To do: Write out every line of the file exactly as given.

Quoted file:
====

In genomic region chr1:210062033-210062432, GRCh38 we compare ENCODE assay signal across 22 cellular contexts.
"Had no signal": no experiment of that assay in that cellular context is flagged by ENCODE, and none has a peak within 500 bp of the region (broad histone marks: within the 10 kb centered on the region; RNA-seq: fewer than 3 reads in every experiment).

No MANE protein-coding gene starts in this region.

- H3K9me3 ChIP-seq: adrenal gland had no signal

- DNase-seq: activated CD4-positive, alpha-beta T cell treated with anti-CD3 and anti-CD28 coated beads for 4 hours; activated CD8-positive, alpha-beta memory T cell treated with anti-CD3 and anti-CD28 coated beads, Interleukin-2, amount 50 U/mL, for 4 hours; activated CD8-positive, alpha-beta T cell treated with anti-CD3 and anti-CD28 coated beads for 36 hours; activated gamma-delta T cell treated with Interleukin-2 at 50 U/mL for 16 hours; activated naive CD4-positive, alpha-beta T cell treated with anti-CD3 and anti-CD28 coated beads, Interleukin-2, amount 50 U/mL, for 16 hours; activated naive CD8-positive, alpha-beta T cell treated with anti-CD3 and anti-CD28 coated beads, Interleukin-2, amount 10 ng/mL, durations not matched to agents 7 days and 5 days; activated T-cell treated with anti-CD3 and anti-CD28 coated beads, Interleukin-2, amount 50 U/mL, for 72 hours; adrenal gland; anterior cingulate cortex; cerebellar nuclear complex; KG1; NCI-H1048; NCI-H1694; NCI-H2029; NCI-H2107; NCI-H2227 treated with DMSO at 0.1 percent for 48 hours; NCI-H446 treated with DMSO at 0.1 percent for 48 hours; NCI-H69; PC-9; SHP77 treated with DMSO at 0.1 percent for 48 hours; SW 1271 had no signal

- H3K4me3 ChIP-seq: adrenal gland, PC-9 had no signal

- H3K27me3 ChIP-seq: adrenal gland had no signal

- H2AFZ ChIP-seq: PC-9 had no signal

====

In genomic region chr1:210062033-210062432, GRCh38 we compare ENCODE assay signal across 22 cellular contexts.
"Had no signal": no experiment of that assay in that cellular context is flagged by ENCODE, and none has a peak within 500 bp of the region (broad histone marks: within the 10 kb centered on the region; RNA-seq: fewer than 3 reads in every experiment).

No MANE protein-coding gene starts in this region.

- H3K9me3 ChIP-seq: adrenal gland had no signal

- DNase-seq: activated CD4-positive, alpha-beta T cell treated with anti-CD3 and anti-CD28 coated beads for 4 hours; activated CD8-positive, alpha-beta memory T cell treated with anti-CD3 and anti-CD28 coated beads, Interleukin-2, amount 50 U/mL, for 4 hours; activated CD8-positive, alpha-beta T cell treated with anti-CD3 and anti-CD28 coated beads for 36 hours; activated gamma-delta T cell treated with Interleukin-2 at 50 U/mL for 16 hours; activated naive CD4-positive, alpha-beta T cell treated with anti-CD3 and anti-CD28 coated beads, Interleukin-2, amount 50 U/mL, for 16 hours; activated naive CD8-positive, alpha-beta T cell treated with anti-CD3 and anti-CD28 coated beads, Interleukin-2, amount 10 ng/mL, durations not matched to agents 7 days and 5 days; activated T-cell treated with anti-CD3 and anti-CD28 coated beads, Interleukin-2, amount 50 U/mL, for 72 hours; adrenal gland; anterior cingulate cortex; cerebellar nuclear complex; KG1; NCI-H1048; NCI-H1694; NCI-H2029; NCI-H2107; NCI-H2227 treated with DMSO at 0.1 percent for 48 hours; NCI-H446 treated with DMSO at 0.1 percent for 48 hours; NCI-H69; PC-9; SHP77 treated with DMSO at 0.1 percent for 48 hours; SW 1271 had no signal

- H3K4me3 ChIP-seq: adrenal gland, PC-9 had no signal

- H3K27me3 ChIP-seq: adrenal gland had no signal

- H2AFZ ChIP-seq: PC-9 had no signal